[Read also: As cyber crisis mounts, CISOs and boards must learn to communicate]

Cyber hygiene is vital, say cyberattack victims

Preventable causes of cyberattacks include clicking on a phishing link, failing to password-protect sensitive data, or leaving open a vulnerability in an unpatched device, all things that could be significantly reduced with proper cyber hygiene.

For example, the typical business network has a broad attack surface, including computers, servers, databases, virtual machines, mobile devices, operating systems, applications, and tools. If these resources aren’t regularly and properly maintained, data can be lost or misplaced, software can remain unpatched, and user privileges can grow outdated.

[Read also: How global power leader Cummins embraces cyber hygiene]

Staffing is a critical factor in prevention. Half of all respondents agreed they did not have enough staff or resources to invest sufficiently in preventive security measures. Public-sector organizations had the highest gap in staffing available to focus sufficiently on cybersecurity preventive measures (60%), followed by technology and telecom (54%), healthcare (52%), and education (52%) organizations.

Cyber hygiene boasts major dividends

Organizations that had taken a mainly preventive approach to cybersecurity were significantly less likely to have experienced
a cyberattack or data breach within the last 24 months, the
survey found.

It’s no wonder that almost seven out of 10 respondents believe that a predominantly preventive approach to cybersecurity is best (68%). Larger organizations were more likely to adopt a preventive approach, with 70% of organizations with 500 or more employees claiming prevention as their preference, versus 60% with 250 to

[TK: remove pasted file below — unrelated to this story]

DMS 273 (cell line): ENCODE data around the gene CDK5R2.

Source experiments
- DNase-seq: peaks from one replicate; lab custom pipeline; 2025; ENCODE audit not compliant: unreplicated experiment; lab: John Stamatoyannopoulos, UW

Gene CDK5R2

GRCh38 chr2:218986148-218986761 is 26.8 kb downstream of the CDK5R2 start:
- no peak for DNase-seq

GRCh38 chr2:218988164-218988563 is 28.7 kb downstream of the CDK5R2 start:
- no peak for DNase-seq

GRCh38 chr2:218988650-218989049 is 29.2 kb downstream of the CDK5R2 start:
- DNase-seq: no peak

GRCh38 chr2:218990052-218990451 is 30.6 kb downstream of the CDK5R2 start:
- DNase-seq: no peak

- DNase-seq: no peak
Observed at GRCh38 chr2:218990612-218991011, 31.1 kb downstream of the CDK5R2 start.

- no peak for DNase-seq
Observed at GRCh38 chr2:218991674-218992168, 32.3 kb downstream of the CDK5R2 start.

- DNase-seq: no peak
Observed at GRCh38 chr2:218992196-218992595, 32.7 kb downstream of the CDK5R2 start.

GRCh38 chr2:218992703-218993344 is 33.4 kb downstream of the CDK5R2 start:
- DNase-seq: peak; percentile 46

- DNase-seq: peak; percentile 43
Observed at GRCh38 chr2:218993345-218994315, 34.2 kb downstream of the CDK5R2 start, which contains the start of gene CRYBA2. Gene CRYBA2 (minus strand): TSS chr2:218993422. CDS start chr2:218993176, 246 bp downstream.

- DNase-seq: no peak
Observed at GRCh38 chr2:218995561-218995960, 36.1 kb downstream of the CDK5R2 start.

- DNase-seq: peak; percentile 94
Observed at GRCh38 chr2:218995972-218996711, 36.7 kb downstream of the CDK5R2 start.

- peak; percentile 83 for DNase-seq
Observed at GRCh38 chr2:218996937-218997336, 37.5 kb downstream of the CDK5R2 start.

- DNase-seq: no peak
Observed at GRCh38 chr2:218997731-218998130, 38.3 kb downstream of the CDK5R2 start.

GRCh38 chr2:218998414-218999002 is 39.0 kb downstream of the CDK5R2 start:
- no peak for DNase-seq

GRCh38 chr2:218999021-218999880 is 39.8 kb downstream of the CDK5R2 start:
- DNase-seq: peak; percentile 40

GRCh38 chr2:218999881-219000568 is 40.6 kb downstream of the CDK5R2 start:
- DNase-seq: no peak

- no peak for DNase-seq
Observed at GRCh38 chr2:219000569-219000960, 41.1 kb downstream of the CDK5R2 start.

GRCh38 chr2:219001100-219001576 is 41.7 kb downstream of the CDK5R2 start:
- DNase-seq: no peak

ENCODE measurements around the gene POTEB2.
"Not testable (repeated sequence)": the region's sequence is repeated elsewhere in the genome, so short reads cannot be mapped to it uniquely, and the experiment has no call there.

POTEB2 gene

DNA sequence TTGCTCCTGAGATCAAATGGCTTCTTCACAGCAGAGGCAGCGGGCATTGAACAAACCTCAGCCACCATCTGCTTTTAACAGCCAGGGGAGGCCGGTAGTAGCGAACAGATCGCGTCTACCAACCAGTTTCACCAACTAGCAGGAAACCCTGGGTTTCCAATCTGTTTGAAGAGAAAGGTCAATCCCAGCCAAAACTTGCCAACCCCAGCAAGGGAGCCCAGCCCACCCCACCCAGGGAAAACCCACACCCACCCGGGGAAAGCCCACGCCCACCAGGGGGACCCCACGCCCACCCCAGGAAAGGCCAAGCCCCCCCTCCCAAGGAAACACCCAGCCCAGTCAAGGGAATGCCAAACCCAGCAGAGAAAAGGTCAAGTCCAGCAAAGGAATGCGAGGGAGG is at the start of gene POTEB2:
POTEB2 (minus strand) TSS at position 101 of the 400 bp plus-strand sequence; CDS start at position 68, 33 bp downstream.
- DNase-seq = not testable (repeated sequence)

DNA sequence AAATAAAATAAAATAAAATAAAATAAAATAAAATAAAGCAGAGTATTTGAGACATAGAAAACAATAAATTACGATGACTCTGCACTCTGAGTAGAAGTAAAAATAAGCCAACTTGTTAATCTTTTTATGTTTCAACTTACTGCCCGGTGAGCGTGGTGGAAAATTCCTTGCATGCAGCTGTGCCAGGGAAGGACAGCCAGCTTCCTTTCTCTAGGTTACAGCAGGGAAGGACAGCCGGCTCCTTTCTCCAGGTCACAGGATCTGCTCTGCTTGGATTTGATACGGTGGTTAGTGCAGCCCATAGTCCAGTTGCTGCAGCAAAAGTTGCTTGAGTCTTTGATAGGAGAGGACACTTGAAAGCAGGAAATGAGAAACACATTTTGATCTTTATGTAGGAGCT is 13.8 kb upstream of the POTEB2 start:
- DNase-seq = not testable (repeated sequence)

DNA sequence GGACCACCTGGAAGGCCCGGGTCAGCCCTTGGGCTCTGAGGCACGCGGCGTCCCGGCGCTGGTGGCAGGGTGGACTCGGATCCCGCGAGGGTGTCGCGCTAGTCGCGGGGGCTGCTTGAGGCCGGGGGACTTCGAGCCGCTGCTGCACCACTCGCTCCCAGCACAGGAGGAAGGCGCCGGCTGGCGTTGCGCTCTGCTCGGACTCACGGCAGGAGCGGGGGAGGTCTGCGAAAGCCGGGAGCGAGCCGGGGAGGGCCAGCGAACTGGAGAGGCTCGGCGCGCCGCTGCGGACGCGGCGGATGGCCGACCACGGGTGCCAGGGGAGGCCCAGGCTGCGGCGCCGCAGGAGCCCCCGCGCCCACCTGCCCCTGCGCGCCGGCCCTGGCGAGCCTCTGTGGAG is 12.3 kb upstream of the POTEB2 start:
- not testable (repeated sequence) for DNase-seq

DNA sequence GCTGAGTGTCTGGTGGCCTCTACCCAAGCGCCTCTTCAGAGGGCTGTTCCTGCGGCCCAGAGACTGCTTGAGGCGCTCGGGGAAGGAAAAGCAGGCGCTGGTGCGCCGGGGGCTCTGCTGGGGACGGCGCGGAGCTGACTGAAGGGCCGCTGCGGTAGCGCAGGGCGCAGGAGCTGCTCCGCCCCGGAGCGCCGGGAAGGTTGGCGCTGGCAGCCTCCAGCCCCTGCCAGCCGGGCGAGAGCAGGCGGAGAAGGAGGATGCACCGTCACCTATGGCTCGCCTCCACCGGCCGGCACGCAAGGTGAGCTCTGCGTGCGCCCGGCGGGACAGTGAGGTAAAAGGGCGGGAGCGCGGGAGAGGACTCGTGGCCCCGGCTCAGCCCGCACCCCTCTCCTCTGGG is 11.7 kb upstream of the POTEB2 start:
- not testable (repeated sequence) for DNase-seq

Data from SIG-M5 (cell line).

499 employees.

Risk scoring, threat hunts, and other smart investments

There’s more good news in the survey. “The evolution of risk analysis tools is making it easier to prevent cyber threats,” said 81% of respondents. Risk scoring and threat hunting tools are other promising areas for investment.

Still, organizations often only increase their spending on cybersecurity tools and approaches after a cyberattack. Those that have experienced a cyberattack within the last six months are more likely than average to increase their spending on the tools and strategies listed above over the next fiscal year.

Given human psychology, the last finding—that leaders too frequently get their security house in order only after it’s been breached—is the least surprising of all. But it’s a common reactive approach most easily avoided with better prevention.

Mickey Butts
Mickey Butts is a senior editor for Endpoint. He was formerly a founder and executive editor of The Industry Standard magazine, and has written and edited about technology for Wired, The Financial Times, Businessweek, Harvard Business Review Press, The Information, The Boston Consulting Group, and T Brand Studios of The New York Times.